Names of some Indonesian composers
30 Jun. 2021 | by Peter Wong
The Chess Problem Database Server (PDB)* is one of the best problem databases on the web, and recently I decided to tidy up my entries on that site. In doing so (completing basic tasks like adding missing solutions), I came across another composer who shares my surname, Wong Kong Weng. An Indonesian who was active in the 1960s, his name follows a Chinese convention whereby the family name goes before the given name. This variance from Western practices is the source of a common mix-up and the PDB records the problemist’s surname incorrectly as “Weng”, such that a search under that name is required to locate most of his compositions. Indeed, the same issue affects several Indonesian composers, including the grandmaster Touw Hian Bwee. In his Collection of Chess Problems, a free e-book available from the British Chess Problem Society (highly recommended), he wrote:
Firstly I would like to clarify the question of my name. Contrary to customs in Europe, America and other western countries, where first names precede surnames, my name is written in reverse order: surname followed by first name. My ancestors came from China to Indonesia some 200 years ago and this way of writing names has remained unchanged since then. Thus Touw is my family name and Hian Bwee is my given name.
Of the other two major online problem databases, the YACPDB contains a similar flaw and only MESON catalogues such composers’ names properly. Even a useful resource site like Chess composers’ names in various alphabets is marked by the same type of error. In the interest of promoting accuracy on these sites and elsewhere, I give below a small list of Indonesian composers mentioned in Touw Hian Bwee’s book, with their family names fully capitalised. Despite my Chinese background, I am no expert on these names and relied on their locations in the book’s index to confirm that each person’s surname is indeed placed first!
OEY Gien Tiong
SIEM Giok Liam (= Yanuarta Simadhinata)
TAN Hien Yan
TAN Hoe Oen
THE Hong Oe
TJOA Giok Hing (= Hidayat Maruta)
TOUW Hian Bwee
WONG Kong Weng
[* UPDATE. Thanks to Andrew Buchanan who quickly responded to my post and made the necessary adjustments on the PDB (with assistance from Webmaster Gerd Wilts). Now you can search for these Indonesian composers’ problems on the database under their correct surnames.]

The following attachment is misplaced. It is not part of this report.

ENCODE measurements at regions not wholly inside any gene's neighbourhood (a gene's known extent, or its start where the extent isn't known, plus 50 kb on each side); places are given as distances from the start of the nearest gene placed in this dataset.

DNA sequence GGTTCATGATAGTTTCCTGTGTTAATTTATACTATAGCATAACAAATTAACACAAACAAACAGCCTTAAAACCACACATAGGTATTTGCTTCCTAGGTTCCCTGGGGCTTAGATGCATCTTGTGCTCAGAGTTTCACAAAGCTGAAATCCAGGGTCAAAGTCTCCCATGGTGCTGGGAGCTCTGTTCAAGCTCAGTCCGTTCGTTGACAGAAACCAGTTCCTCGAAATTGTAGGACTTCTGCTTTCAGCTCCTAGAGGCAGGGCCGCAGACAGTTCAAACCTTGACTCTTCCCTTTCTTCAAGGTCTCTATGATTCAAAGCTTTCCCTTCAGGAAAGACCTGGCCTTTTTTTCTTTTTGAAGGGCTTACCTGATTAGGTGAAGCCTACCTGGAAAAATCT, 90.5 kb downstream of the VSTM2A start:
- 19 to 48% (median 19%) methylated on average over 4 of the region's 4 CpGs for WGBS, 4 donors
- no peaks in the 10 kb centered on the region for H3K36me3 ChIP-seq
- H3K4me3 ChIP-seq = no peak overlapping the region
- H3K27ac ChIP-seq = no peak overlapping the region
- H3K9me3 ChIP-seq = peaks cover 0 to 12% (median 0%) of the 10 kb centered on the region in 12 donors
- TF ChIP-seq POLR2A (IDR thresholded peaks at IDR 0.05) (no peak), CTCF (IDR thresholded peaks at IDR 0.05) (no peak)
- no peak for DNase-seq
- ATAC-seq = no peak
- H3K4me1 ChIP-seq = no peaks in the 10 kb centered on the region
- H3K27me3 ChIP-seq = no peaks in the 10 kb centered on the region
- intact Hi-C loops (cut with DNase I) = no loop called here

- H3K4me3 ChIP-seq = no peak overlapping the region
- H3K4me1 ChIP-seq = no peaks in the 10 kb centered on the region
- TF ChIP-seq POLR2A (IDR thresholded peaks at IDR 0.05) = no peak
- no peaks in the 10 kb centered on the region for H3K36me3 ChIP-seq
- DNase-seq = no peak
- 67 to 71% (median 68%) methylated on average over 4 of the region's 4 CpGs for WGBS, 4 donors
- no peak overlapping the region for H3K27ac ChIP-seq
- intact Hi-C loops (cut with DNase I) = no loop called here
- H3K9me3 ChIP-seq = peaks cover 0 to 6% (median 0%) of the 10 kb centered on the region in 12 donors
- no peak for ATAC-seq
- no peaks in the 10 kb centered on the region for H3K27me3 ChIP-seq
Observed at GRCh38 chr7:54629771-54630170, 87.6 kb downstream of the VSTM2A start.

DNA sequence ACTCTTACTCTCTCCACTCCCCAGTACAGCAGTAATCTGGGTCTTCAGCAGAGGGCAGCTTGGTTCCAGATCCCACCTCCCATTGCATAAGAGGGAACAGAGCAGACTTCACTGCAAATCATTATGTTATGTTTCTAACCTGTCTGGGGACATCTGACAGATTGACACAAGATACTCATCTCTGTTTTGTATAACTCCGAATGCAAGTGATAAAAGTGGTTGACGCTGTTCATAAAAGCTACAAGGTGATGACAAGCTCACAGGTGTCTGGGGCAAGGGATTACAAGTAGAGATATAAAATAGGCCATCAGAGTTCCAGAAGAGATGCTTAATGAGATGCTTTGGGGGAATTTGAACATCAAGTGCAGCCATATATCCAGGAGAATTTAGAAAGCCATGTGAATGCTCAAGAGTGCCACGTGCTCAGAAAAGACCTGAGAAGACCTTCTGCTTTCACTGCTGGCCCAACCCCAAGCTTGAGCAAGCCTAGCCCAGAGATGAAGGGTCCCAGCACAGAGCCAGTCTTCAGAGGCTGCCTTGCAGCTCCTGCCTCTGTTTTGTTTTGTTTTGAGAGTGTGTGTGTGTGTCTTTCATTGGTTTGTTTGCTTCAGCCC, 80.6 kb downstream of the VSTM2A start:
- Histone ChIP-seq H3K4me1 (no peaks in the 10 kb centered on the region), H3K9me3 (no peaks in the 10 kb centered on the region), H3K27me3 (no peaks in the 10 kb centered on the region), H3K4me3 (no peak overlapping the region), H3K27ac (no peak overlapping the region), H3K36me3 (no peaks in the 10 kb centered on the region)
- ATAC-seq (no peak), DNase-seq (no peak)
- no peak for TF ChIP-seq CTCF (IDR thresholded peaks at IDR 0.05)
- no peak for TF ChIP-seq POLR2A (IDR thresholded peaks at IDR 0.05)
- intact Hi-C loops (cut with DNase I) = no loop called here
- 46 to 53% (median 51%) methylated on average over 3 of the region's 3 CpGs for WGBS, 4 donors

Let’s check out a couple of representative works from our Indonesian friends. Tempo play in helpmates is one of my favourite themes, so I was amused to find that my namesake also took an interest in it. In this three-mover, if Black could pass a turn, then 1.pass Kd6 2.Kb5 Kd5 3.pass Bd3 would solve. But Black has to start and must use up the two spare moves in some way. 1.d1=Q/R? – potentially followed by unguarding d3 on the third move – fails as the promotee prevents 1…Kd6. 1.d1=S? seems promising as a waiting move but after 1…Kd6 2.Kb5 Kd5, Black is in zugzwang and any knight move will disable the bishop mate. Only 1.d1=B! succeeds because after 1…Kd6 2.Kb5 Kd5, Black has a follow-up tempo move 3.Bg4! that doesn’t impede 3…Bd3.
Touw Hian Bwee
Schach-Echo 1975, 3rd Prize
Mate in 2
The two-mover falls under the scheme of “destruction of two batteries,” in which two white batteries aimed at the black king are abandoned in turn by a try and the key. Here the idea is combined with a half-pin of two black bishops. The try 1.Qa7? removes the Q + S battery and threatens 2.Qc5. Black has two thematic defences, both bishop captures of a knight. 1…Bxd6 leaves the f5-bishop pinned and self-blocks on d6, allowing the battery mate 2.Sd2. 1…Bxe4 self-pins the e5-bishop and enables 2.Qd4. But 1…Bd4! defeats the try. The key 1.Bf1! removes the B + S battery instead and threatens 2.Bc4. Now the same capturing defences are effective against the threat but they lead to new mates. 1…Bxd6 2.Qxe6 – White exploits the f5-bishop’s pin and the opening of the e-file to regain control of the e4-flight. 1…Bxe4 2.Sb7 – White executes a battery mate that requires the pinning of the e5-bishop and the self-block on e4. An effortless blending of battery play with two pairs of changed pin-mates, where the analogy between the two phases is remarkably precise.